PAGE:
Brendan Lawlor is a man of his word.
Now No. 1 in the World Ranking for Golfers with Disability, Lawlor has driven that ball across the fairway and over the summit – and it doesn’t look like it’s landing anytime soon.
Three years ago, he was acclimatizing to his new life as a professional athlete. Since then, the 25-year-old has become the first golfer with a disability to compete on the European Tour, won three disability events in a row through 2021, and rocketed to the top of the disability golf world rankings.
Brendan Lawlor: Irish trailblazer paves the way for disability golfers
In recent weeks, he has helped Prince Harry improve his swing and headlined a landmark new Tour for disability golf – yet perhaps Lawlor’s most cherished moment came at the final trials for his country’s disability golf European Championships team.
“It’s pretty crazy – last year in Ireland we had no disability golfers and this year we had a final trial with seven players – all below three-handicap, which is amazing,” Lawlor told CNN.
“They all say, ‘we started this because … we saw you playing The Belfry (on Lawlor’s European Tour debut), we see you doing this,” he added. “It’s a feel-good feeling in your stomach when people try something because you’re creating the path for them.
“I don’t really care about rankings – I just want to go out and win as many events as I can, and change as many people’s lives as I can.”
From his hometown of Dundalk, north of Dublin, Lawlor was chatting ahead of the start of the inaugural Golf for the Disabled (G4D) Tour at the British Masters.
A four-time host of the Ryder Cup, in Warwickshire, England, The Belfry provided an iconic setting for the launch of the Tour, to be contested by the world’s 10 best-ranked golfers with disabilities in seven events across six countries.
Where disability events were once swallowed up between European Tour events, the new G4D Tour will run in association with – and across two days immediately prior to – the European Tour. With each tournament the subject of a full-length broadcast documentary on Sky Sports, disability golf is enjoying more exposure than ever before.
World No. 2 Kipp Popert was victorious in the maiden event, with Lawlor finishing four shots off the Englishman in fourth.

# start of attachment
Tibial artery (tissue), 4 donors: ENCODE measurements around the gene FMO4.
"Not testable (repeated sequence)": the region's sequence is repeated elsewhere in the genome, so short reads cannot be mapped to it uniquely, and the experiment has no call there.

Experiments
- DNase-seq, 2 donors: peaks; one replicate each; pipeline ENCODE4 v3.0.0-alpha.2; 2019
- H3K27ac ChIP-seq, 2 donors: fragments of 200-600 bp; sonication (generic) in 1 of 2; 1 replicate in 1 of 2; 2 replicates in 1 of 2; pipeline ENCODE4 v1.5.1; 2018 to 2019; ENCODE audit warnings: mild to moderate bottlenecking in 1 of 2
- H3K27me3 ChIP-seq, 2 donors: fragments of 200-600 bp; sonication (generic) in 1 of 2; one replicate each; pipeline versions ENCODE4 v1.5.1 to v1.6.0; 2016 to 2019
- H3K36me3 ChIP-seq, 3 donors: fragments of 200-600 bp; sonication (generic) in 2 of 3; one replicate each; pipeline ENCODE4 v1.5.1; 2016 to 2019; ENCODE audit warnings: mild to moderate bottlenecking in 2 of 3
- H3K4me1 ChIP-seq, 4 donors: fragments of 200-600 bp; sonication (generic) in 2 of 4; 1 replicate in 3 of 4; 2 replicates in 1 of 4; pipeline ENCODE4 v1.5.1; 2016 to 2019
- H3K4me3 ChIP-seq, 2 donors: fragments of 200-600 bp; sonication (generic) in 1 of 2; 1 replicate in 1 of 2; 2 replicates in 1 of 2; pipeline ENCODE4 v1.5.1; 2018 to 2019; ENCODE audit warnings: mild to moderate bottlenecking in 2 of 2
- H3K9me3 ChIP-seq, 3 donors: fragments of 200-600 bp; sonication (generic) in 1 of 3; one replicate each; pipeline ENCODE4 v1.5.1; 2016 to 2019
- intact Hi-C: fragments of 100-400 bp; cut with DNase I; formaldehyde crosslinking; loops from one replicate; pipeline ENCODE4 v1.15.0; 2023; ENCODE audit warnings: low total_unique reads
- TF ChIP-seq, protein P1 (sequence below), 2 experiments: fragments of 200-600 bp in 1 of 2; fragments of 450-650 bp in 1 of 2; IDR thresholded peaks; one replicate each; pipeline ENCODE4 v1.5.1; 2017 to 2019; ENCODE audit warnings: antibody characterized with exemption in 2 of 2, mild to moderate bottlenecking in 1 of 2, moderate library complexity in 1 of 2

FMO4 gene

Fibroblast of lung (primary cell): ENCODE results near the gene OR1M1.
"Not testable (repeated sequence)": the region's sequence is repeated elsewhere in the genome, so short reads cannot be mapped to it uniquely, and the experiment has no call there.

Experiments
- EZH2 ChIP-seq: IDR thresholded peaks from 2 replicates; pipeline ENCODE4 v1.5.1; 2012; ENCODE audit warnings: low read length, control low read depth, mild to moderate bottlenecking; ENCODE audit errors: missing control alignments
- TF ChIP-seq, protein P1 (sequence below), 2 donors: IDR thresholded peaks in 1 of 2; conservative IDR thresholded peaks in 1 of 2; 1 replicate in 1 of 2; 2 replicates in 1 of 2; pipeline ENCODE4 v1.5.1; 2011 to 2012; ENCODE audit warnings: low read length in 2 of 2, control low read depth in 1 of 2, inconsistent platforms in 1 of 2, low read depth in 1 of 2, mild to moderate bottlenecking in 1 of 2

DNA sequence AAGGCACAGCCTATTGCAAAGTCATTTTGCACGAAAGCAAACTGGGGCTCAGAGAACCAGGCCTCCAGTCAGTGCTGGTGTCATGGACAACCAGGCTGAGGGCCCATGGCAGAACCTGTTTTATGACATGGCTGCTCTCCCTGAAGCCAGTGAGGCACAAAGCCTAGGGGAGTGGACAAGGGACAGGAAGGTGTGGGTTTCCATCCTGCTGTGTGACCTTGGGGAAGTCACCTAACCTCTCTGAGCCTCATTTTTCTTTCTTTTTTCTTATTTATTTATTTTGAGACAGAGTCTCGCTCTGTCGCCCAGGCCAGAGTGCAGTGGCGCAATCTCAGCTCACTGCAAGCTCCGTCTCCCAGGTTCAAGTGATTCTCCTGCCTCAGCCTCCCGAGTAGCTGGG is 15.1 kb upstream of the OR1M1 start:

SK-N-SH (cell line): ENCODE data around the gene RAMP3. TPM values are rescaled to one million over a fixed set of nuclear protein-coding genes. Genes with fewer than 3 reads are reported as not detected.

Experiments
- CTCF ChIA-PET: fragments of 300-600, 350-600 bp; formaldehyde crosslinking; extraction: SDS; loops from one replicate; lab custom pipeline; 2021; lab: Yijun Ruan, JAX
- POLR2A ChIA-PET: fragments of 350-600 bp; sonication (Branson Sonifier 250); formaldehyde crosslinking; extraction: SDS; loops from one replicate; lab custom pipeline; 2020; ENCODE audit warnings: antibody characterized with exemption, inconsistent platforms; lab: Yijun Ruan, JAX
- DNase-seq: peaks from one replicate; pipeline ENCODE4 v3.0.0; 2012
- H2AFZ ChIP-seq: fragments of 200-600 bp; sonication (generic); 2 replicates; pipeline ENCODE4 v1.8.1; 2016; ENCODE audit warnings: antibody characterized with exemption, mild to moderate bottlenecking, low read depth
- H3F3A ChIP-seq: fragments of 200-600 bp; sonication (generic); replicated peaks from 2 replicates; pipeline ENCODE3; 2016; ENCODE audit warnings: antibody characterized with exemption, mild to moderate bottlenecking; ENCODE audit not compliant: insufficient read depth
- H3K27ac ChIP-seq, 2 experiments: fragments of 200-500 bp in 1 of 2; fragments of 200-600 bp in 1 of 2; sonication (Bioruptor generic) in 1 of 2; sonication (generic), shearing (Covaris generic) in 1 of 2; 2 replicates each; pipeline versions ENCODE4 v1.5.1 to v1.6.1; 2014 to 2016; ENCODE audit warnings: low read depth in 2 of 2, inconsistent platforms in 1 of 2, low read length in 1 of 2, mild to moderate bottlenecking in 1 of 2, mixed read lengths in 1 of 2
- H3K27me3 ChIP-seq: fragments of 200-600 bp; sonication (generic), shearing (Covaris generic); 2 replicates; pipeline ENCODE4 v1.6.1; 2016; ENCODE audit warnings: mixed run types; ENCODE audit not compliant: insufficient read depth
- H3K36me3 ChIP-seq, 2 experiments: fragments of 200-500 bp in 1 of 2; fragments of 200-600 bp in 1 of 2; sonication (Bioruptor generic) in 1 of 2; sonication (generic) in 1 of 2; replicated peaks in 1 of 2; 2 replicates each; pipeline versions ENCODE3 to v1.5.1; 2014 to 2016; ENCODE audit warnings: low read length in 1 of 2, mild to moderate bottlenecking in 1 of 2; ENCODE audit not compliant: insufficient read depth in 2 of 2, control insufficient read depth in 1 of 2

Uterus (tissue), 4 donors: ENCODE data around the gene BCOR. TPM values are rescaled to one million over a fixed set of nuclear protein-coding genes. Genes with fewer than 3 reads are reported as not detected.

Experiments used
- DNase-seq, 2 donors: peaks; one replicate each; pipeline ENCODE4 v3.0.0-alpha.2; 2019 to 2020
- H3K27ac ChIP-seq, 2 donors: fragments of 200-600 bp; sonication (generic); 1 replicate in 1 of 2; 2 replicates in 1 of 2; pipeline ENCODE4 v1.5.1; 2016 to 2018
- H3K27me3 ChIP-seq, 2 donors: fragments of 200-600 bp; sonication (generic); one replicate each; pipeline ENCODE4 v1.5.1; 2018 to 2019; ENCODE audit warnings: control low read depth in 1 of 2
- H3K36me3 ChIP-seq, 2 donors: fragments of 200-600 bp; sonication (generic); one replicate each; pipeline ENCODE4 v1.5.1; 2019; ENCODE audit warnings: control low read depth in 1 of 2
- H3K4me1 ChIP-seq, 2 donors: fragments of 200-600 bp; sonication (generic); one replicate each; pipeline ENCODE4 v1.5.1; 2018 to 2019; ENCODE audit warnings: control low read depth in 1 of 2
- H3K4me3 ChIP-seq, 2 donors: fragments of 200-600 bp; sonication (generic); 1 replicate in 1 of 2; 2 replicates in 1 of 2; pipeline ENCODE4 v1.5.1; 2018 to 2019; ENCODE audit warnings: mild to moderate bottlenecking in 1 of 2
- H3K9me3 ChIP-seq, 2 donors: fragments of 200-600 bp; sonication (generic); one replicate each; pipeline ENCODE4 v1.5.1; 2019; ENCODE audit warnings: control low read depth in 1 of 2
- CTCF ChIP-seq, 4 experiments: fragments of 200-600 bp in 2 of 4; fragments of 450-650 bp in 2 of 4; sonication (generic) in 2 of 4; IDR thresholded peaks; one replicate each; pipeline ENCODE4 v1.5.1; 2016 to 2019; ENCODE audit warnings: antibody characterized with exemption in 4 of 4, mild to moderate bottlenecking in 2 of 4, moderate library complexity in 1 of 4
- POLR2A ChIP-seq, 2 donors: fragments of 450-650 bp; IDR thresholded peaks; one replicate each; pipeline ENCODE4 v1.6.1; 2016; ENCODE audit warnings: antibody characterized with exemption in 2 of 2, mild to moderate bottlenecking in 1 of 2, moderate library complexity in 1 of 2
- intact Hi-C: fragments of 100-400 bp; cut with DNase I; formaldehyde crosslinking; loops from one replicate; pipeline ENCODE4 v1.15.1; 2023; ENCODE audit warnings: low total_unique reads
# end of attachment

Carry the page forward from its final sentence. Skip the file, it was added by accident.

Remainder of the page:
“If we can keep sending this message, if we can impact even 10 people’s lives, it’s massive,” said Lawlor, who already dreams of expanding the Tour to as many as 50 players. “This is going to have a roll-on effect for disability golf.”
Lawlor’s recent Belfry outing marked a return to the course he made headlines at in 2020 when he competed alongside major winners Danny Willett and Martin Kaymer – as well as former world No. 1 Lee Westwood – at the ISPS Handa UK Championship – the first time a golfer with a disability played in a professional European Tour event.
Born with Ellis-van Creveld syndrome, a rare genetic condition characterized by short limb dwarfism, Lawlor has no knuckles on the top of his fingers. While welcoming his platform as a leading disability golfer and the opportunities it brings, the Irishman is keen for himself and fellow players not to be defined by their disabilities.
“We’re getting these massive opportunities because we’re doing abnormal things – we shouldn’t be able to do what we can do with a golf club or a golf ball,” he said.
“So we’re getting these opportunities because we are disability athletes, but I don’t like it when people categorize you and put you in a disability category, because golf is for all – you play at any level.”
“That’s the beautiful thing about our game,” he added. “Yes, we play disability golf on a disability tour, but if you’re good enough to play on the European Tour with able-bodied golfers, you get that chance.”
Lawlor turned professional in September 2019 and signed with Modest! Golf Management, a company founded by fellow Irishman and singer-songwriter Niall Horan. An advocate for disability golf, the former One Direction star is now a close friend.
“He’s changed my life really – ever since I signed, he’s brought me some incredible endorsement deals and has really embraced disability golf,” Lawlor said. “He’s just a genuinely nice chap and he’d do anything to help you.”
And as if a hugely successful music career wasn’t enough, Horan is also an impressive golfer, currently playing off an eight-handicap.
Horan isn’t the only famous face to have picked up a club with Lawlor. In April, the Irishman dished out swing tips to the Duke of Sussex, Prince Harry, at The Hague in the Netherlands.
Lawlor was promoting the fifth edition of the Invictus Games, an international event for wounded serving and veteran military personnel, with Prince Harry a Patron of the Games’ Foundation.
Using a golf simulator room, Lawlor spent the day giving lessons to veterans from across the globe who shared their stories of various battles, both physical and mental.
“These guys were trying out golf for the first time and making contact with the ball,” Lawlor said. “It only takes one person to get involved and start the game and that can get more people into it.”
And how was the Duke of Sussex’s swing? Not bad at all, Lawlor says.
“He grabbed the club and I just tweaked one or two things and he hit it really well,” Lawlor added. “He was a really nice guy.”